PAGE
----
Recipients 2021/22

Sounding white, sounding right: interrogating language, race and curriculum in secondary education.

Claire Ellis

Claire Ellis started working in education in 2014 in London before moving to Manchester where she spent five years teaching English across KS3, KS4 and KS5. Her interests are centred around Curriculum Decolonisation and Critical Language...

First place - 2020/2021

Play at the Heart of Scottish Early Years’ Family Learning

Charlotte Bowes

Teacher at St. Josephs RC Primary School

Charlotte Bowes has been teaching Primary 1 for six years in Edinburgh, leading the implementation of a play-based approach to the curriculum within her school. Whilst teaching, she completed a Masters of Education (Leading Learning and Teaching)...

Second Place Commendation - 2020/2021

A holistic approach to learning for children who have not been successful in mainstream education: what can we learn from EYFS and Forest School practice?

Gawain Little

Teacher at Locksley School

Gawain Little has worked in education for the past 19 years, as a teacher, member of support staff and maths specialist. He is editor of Education for Tomorrow, a member of the FORUM editorial board and of the Reclaiming Schools steering group,...

Donna Lees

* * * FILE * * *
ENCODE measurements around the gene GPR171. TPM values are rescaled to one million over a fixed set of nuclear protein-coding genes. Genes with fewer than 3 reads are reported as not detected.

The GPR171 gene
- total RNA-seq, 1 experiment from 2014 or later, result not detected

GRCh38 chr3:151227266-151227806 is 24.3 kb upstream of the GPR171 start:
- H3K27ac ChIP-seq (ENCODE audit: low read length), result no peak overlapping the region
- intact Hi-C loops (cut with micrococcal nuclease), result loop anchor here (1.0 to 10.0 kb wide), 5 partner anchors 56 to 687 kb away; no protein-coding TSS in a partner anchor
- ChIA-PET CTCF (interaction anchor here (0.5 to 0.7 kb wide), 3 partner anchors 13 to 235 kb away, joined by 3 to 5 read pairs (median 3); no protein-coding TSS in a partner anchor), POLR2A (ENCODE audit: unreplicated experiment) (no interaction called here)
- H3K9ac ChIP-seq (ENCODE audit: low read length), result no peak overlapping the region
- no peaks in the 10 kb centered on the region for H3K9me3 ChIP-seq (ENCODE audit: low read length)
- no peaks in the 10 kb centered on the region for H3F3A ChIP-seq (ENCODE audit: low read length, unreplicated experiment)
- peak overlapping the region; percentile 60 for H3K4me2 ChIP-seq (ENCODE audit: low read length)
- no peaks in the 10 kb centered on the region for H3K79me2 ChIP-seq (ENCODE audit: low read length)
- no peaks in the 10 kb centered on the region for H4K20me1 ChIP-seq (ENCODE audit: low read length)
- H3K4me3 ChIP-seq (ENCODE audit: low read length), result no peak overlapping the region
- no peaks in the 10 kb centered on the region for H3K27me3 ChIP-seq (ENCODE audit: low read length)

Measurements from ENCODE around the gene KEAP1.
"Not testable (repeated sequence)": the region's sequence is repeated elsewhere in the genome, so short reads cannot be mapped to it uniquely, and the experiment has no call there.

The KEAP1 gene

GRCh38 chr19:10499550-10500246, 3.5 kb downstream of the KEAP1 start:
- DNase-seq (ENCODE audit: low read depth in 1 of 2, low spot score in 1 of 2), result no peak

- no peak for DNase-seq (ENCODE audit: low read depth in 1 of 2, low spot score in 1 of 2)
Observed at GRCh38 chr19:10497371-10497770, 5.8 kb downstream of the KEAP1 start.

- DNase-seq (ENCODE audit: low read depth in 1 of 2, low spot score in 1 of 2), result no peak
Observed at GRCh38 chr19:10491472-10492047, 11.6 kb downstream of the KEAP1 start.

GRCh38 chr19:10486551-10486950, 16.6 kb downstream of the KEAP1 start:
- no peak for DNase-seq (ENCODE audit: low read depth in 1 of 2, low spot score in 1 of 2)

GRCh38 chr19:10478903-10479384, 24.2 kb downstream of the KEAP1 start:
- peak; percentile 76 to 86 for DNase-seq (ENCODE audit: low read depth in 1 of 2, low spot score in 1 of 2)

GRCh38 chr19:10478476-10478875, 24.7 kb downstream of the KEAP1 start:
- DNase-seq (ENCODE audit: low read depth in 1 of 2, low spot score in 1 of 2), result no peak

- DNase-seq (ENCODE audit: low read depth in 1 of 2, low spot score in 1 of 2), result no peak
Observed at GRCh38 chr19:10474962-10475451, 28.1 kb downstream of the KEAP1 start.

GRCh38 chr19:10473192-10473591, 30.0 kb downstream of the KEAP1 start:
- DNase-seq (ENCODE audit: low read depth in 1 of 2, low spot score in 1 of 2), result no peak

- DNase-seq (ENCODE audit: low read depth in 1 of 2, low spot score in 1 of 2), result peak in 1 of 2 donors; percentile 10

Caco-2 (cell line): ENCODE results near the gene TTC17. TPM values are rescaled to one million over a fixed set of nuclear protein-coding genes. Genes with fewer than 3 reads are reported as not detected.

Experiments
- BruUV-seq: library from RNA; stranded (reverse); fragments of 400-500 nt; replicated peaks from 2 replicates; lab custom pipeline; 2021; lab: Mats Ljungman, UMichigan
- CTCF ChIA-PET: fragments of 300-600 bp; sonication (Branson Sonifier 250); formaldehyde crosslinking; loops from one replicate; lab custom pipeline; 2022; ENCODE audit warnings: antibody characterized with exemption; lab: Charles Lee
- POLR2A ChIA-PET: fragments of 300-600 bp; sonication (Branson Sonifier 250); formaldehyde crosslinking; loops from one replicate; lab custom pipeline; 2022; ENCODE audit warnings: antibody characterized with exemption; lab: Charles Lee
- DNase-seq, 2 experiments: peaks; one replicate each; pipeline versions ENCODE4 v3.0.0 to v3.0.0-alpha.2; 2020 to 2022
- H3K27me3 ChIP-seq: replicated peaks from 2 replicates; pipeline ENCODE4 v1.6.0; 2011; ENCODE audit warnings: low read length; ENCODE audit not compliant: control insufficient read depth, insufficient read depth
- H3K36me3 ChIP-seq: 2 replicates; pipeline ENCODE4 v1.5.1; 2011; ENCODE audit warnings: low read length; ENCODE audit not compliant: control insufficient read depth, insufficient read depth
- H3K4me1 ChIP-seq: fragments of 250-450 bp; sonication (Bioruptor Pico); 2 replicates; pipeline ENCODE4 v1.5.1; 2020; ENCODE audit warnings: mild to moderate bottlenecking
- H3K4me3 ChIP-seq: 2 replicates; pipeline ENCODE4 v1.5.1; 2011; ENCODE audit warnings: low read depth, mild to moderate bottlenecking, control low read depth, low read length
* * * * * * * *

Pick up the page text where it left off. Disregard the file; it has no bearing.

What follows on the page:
I have had a varied career in education. After gaining my BA(Hons) in Literature and Psychology, I went on to gain my PGCE. During my career, I have taught all years within primary, from reception to year 6. I have worked as a SENCo and spent a...

Mollie Potter

Molly Potter is a part time teacher in a PRU, a trainer in many things relating to PSHE and well-being, and author of best selling books in the same field.

Lucy Whatrup

Having studied a degree in Psychology at the University of Sussex (with a year at the University of Rochester in New York State), I went on to get a teaching qualification (PGCE post-compulsory) in 2003. This followed working with young people...

Ben Simon

I am very much looking forward to starting teaching in a new setting. I have previously taught in mainstream KS2 classes, at a British School in Spain and I have carried out some supply work whilst completing a Postgraduate Diploma in Ecology and...

Second Place Commendation - 2020/2021

An empirical evaluation of ‘Big Questions’ as an organisational framework for interdisciplinary social studies in a Scottish high school

Joe Smith

Lecturer in Education at University of Stirling

Dr Joseph Smith is a Lecturer in Education at the University of Stirling.  His research interests concern the politics of the history curriculum and teachers’ identities as curriculum makers. He has published in The British Educational...


Full reports from all three winners

Local language, school and community: curricular innovation towards closing the attainment gap.
Banff Academy, Aberdeenshire
RI article

What is ‘Variation’ in Early Years Mathematics?
Great Torrington Bluecoat C of E Primary School, Devon
RI article 

Exploring task design as an enabler of leading teaching in secondary schools: practical curriculum development through the use of theory
Icknield Community School, Oxfordshire
RI article


Diversity and Resolving the Digital Skills Crisis
Project Leads: Vladlena Benson and Stylianos Hatzipanagos, University of West London 
Read about the project here